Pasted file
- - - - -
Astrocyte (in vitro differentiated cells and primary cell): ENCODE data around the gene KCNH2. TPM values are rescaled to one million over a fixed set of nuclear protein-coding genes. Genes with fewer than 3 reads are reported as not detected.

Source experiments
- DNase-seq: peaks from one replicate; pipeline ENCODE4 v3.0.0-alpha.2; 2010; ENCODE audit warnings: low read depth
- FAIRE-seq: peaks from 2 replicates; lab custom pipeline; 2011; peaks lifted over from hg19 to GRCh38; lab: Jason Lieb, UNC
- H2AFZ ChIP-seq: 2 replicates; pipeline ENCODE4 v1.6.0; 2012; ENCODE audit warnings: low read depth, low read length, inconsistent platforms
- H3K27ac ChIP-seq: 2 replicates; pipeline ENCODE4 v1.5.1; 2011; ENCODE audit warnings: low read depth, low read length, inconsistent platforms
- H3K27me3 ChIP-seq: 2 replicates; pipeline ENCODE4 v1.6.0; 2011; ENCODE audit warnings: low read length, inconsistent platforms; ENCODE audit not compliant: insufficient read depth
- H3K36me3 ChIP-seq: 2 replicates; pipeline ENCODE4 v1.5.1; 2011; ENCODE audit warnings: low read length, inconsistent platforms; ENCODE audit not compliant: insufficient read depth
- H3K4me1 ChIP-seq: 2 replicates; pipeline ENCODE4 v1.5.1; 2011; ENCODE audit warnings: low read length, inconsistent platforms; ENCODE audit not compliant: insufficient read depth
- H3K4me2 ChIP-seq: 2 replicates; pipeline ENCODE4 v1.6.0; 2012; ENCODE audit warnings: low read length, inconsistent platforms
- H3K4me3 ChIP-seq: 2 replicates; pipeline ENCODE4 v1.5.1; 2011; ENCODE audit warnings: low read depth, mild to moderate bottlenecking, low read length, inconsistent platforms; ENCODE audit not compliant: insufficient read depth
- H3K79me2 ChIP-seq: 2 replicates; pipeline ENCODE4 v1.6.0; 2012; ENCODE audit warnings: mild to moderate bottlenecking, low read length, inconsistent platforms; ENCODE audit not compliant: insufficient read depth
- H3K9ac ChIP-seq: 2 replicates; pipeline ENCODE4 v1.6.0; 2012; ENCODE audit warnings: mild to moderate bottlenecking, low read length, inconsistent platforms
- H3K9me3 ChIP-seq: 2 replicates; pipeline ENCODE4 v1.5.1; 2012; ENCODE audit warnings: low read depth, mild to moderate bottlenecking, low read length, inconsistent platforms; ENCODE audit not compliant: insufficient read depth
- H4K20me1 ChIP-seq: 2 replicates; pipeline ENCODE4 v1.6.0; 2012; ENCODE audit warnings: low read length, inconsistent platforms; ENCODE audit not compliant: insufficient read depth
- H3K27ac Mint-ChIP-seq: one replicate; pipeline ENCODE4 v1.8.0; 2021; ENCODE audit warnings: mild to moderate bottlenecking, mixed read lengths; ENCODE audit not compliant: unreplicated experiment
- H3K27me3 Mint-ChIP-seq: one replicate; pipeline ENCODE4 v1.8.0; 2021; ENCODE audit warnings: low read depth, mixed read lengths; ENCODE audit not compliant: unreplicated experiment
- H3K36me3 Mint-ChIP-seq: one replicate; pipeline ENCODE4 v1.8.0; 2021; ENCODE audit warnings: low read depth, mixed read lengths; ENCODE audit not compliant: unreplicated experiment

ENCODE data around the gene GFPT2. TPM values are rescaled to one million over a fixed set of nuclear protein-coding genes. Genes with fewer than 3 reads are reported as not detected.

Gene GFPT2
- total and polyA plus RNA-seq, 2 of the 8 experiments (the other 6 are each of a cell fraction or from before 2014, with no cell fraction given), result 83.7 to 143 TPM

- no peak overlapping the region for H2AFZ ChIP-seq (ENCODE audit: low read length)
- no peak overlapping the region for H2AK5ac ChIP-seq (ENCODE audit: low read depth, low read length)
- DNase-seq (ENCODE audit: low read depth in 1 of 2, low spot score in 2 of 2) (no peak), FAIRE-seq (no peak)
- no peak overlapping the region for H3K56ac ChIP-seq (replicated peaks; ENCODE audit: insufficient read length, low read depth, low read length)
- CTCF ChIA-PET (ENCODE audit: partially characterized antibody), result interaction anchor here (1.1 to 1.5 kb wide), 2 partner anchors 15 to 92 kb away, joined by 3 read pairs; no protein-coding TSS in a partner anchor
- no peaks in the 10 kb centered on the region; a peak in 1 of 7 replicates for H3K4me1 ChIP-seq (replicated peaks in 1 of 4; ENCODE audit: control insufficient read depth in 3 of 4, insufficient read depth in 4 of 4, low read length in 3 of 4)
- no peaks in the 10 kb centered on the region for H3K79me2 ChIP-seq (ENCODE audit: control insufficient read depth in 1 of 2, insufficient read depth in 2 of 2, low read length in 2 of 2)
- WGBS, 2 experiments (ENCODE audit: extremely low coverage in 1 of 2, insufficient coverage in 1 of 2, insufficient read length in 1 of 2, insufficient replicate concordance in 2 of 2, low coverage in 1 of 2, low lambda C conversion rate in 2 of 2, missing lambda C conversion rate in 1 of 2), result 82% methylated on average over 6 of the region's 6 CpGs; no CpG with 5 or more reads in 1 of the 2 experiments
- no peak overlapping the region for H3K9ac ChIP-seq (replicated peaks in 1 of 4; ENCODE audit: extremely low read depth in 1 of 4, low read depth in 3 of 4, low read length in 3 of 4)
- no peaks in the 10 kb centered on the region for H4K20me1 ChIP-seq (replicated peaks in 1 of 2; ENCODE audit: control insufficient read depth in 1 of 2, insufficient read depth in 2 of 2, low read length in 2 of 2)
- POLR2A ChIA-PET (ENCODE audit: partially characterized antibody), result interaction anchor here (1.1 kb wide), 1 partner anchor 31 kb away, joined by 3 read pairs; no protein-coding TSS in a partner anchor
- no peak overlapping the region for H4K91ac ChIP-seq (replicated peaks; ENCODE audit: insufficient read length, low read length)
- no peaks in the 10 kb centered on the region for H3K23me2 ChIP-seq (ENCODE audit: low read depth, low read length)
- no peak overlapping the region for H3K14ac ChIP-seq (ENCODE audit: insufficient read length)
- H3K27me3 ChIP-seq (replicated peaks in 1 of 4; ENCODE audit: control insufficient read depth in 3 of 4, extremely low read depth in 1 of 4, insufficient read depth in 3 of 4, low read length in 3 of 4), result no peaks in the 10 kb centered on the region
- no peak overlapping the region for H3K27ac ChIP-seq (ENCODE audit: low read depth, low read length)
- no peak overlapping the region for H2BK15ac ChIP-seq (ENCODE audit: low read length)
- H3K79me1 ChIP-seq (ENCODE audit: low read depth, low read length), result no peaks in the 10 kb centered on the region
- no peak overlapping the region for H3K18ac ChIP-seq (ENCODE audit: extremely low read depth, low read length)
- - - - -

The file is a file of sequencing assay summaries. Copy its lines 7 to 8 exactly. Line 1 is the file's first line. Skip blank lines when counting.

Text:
- H3K27me3 ChIP-seq: 2 replicates; pipeline ENCODE4 v1.6.0; 2011; ENCODE audit warnings: low read length, inconsistent platforms; ENCODE audit not compliant: insufficient read depth
- H3K36me3 ChIP-seq: 2 replicates; pipeline ENCODE4 v1.5.1; 2011; ENCODE audit warnings: low read length, inconsistent platforms; ENCODE audit not compliant: insufficient read depth